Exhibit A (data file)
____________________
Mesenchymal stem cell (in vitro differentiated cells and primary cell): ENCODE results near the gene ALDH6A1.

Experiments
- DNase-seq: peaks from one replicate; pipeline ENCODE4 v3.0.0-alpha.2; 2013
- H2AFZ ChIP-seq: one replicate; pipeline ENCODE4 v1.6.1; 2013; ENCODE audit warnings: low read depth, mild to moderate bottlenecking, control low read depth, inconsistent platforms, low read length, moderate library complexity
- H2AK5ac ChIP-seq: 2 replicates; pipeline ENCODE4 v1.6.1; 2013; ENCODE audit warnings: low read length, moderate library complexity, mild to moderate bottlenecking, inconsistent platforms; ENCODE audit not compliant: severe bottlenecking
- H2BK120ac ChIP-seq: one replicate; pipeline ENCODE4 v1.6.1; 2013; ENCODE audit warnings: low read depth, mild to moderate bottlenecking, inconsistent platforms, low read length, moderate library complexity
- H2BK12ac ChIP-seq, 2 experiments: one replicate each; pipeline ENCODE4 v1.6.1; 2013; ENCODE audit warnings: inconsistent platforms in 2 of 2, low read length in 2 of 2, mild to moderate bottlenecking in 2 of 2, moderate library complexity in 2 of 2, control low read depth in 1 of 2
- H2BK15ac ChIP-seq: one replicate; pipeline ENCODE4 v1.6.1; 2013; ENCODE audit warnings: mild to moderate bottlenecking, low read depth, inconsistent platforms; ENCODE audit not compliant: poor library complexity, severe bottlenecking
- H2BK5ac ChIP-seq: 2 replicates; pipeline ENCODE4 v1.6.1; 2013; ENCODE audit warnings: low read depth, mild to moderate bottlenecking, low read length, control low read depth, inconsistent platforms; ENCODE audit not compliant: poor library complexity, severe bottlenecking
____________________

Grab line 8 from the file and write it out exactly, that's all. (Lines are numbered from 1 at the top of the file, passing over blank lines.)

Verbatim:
- H2BK15ac ChIP-seq: one replicate; pipeline ENCODE4 v1.6.1; 2013; ENCODE audit warnings: mild to moderate bottlenecking, low read depth, inconsistent platforms; ENCODE audit not compliant: poor library complexity, severe bottlenecking